Chechnya's parliament approved regional strongman Ramzan Kadyrov as the war-battered Russian republic's new president Friday in a nearly unanimous vote a day after President Vladimir Putin made the nomination.
Kadyrov's confirmation, which had been seen as a foregone conclusion, cements the 30-year-old former security chief's rise to power. He is widely feared, but also credited with a reconstruction boom in a region devastated by two separatist wars since the Soviet collapse.
Kadyrov, who had been Chechen prime minister, became acting president after last week's dismissal of Alu Alkhanov, who had increasingly criticized Kadyrov.
His nomination won 56 votes in the 58-member, two-chamber legislature, with two ballots ruled invalid. Although tainted by widespread accusations of abuse by security forces he controls, Kadyrov has been praised for efforts to rebuild Chechnya and has been at the heart of a Kremlin strategy to crush continued rebel resistance and establish order in the mostly Muslim region.
Kadyrov's father, Akhmad Kadyrov, was Chechnya's first pro-Moscow president. He was assassinated in 2004, less than a year after he took office following a Kremlin-conducted election aimed at undermining the separatist rebel movement.
Ramzan Kadyrov turned 30 in October, the minimum age for a president, and had been expected to seek the job. As prime minister, he led a largely federally funded campaign to rebuild the region, left in ruins by two wars since 1994 pitting Russian forces -- and their local allies in the second war -- against separatist rebels who have increasingly voiced a militant Islamic ideology.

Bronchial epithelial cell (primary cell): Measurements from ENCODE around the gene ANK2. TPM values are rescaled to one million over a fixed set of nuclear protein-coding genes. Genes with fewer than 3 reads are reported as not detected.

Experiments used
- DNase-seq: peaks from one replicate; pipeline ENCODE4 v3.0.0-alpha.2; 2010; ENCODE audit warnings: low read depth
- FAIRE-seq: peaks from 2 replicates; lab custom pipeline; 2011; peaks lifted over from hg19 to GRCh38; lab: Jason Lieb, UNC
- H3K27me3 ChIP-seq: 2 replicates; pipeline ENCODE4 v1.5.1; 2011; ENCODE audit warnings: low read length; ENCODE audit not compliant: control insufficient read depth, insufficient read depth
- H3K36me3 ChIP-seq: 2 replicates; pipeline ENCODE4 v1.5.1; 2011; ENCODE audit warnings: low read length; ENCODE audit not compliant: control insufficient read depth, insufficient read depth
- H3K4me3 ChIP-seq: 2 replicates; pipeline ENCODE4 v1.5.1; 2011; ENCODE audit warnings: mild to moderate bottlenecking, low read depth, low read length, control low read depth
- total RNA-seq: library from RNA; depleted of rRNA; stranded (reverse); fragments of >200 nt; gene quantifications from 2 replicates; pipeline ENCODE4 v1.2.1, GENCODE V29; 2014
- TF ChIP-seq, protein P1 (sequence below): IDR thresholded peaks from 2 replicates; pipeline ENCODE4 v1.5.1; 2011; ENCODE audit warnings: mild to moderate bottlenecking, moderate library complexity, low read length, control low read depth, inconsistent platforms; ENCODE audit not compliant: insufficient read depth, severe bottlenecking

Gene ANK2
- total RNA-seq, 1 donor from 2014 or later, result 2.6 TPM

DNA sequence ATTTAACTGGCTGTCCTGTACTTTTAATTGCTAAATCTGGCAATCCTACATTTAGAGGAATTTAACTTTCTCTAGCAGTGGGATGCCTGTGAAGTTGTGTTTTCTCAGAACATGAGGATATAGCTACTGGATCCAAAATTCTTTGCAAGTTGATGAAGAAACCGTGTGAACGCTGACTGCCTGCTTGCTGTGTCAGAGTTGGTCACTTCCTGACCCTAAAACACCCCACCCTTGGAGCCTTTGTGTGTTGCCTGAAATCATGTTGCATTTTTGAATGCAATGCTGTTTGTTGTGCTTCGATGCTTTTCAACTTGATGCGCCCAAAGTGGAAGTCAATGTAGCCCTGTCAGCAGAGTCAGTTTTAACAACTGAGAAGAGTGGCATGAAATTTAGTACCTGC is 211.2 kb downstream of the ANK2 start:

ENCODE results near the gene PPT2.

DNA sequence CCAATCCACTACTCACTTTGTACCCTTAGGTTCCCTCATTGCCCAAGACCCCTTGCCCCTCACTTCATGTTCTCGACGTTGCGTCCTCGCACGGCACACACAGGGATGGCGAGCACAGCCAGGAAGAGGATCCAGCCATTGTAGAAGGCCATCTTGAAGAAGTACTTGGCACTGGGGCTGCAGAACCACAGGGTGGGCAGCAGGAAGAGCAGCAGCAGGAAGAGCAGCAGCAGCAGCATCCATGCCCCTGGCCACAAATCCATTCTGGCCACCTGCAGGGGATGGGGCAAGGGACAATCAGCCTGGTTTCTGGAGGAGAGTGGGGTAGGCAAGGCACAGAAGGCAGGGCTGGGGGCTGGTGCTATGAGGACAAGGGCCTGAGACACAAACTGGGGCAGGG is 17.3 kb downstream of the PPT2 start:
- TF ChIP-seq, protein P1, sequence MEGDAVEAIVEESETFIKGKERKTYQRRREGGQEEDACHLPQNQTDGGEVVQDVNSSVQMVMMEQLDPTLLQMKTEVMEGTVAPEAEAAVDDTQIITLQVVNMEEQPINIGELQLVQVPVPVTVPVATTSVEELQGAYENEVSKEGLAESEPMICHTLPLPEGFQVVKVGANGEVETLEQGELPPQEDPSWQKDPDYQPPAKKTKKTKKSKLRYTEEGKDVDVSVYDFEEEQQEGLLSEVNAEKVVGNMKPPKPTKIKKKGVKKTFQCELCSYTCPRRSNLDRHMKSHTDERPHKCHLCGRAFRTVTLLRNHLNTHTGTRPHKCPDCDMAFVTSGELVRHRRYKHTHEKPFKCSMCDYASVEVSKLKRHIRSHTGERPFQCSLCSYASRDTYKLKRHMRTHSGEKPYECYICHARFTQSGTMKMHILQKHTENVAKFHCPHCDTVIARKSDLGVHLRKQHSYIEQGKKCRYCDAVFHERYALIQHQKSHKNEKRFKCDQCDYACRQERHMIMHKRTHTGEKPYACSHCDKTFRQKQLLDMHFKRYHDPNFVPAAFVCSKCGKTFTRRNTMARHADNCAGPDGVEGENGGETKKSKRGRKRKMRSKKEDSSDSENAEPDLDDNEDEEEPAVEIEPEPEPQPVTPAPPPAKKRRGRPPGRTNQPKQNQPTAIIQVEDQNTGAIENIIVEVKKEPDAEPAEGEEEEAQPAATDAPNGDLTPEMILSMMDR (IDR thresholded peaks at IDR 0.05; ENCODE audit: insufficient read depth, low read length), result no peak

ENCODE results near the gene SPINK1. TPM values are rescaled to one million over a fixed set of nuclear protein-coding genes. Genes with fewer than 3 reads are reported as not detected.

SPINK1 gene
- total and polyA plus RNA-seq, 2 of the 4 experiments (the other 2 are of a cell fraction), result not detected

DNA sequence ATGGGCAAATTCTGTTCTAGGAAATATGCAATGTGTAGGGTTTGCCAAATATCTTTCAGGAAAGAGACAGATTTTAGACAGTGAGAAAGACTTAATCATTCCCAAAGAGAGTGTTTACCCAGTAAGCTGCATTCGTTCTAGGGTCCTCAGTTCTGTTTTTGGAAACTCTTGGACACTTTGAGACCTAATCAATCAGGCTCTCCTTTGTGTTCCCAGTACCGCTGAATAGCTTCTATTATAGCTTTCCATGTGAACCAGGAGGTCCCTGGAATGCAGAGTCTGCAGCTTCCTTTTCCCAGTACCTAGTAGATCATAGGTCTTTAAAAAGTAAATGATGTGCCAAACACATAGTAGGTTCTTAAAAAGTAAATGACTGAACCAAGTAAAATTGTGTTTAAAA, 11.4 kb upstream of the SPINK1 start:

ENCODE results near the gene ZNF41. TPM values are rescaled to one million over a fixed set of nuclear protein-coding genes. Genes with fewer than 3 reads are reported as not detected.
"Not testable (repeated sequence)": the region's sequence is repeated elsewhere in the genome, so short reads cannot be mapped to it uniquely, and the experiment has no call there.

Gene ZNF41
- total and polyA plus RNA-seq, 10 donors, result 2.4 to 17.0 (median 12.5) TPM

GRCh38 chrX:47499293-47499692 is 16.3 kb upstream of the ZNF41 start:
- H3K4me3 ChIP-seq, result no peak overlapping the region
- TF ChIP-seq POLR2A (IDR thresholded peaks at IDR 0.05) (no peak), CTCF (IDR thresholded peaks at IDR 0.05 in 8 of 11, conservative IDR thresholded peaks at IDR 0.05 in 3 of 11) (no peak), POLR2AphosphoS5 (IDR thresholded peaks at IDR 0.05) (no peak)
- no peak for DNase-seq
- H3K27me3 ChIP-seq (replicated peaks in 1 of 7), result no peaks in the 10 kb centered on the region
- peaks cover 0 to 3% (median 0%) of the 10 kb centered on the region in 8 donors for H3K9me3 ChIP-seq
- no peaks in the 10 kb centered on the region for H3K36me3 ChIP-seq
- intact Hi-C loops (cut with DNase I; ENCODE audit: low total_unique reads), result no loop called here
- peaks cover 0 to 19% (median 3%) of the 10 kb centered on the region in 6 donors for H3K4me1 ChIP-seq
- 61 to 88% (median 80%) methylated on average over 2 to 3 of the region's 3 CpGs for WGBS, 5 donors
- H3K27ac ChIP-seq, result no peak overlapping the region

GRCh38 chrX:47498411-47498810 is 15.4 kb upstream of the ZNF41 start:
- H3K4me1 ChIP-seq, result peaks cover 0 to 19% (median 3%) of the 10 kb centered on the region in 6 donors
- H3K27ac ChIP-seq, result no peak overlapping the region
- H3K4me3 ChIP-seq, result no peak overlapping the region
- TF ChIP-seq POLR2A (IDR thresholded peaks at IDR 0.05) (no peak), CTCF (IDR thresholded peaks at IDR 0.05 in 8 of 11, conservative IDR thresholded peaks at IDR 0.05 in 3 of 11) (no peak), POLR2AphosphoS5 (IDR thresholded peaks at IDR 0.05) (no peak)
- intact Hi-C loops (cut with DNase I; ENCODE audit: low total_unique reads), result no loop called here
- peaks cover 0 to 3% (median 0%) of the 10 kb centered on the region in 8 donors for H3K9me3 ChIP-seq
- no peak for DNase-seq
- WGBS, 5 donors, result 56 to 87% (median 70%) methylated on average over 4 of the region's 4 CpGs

Construction and repairs have transformed the face of the capital, Grozny, and the second-largest city, Gudermes. Buildings have been plastered with banners praising Kadyrov and his late father, part of a personality cult he claims to oppose.
Russian and international rights groups have accused security forces under Kadyrov's control of abuses against civilians, including abductions, torture and killing. Prominent Russian groups boycotted a human rights conference in Grozny this week, saying attending would lend his government legitimacy.
Analysts say Putin has entrusted Kadyrov with power in part because he is seen as the only person who can keep large numbers of former rebels -- many of whom now serve in the police and security forces in Chechnya -- under control.
But his growing clout is also seen as a risk for the Kremlin, particularly after Putin steps down at the end of his second term next year, because some see his loyalty to Russia as closely tied to his relationship with Putin.
Kadyrov has repeatedly praised Putin -- including calling for him to stay on as president despite the two-term limit -- but has harshly criticized the Russian government and the state-run oil company Rosneft, calling for greater economic freedom for Chechnya and for a larger share of its oil revenues.
Analysts say that with the power to foment new turmoil in fragile Chechnya and create serious problems for Russia, he could take a more demanding stance if his relations with the Kremlin become clouded.
Major fighting died down in Chechnya by 2001, but rebels and Russian soldiers still clash, and rebels have continued to attack Russian forces with roadside bombs and booby-traps. Chechen rebels have been involved in most of the terrorist attacks that have plagued Russia for more than a decade.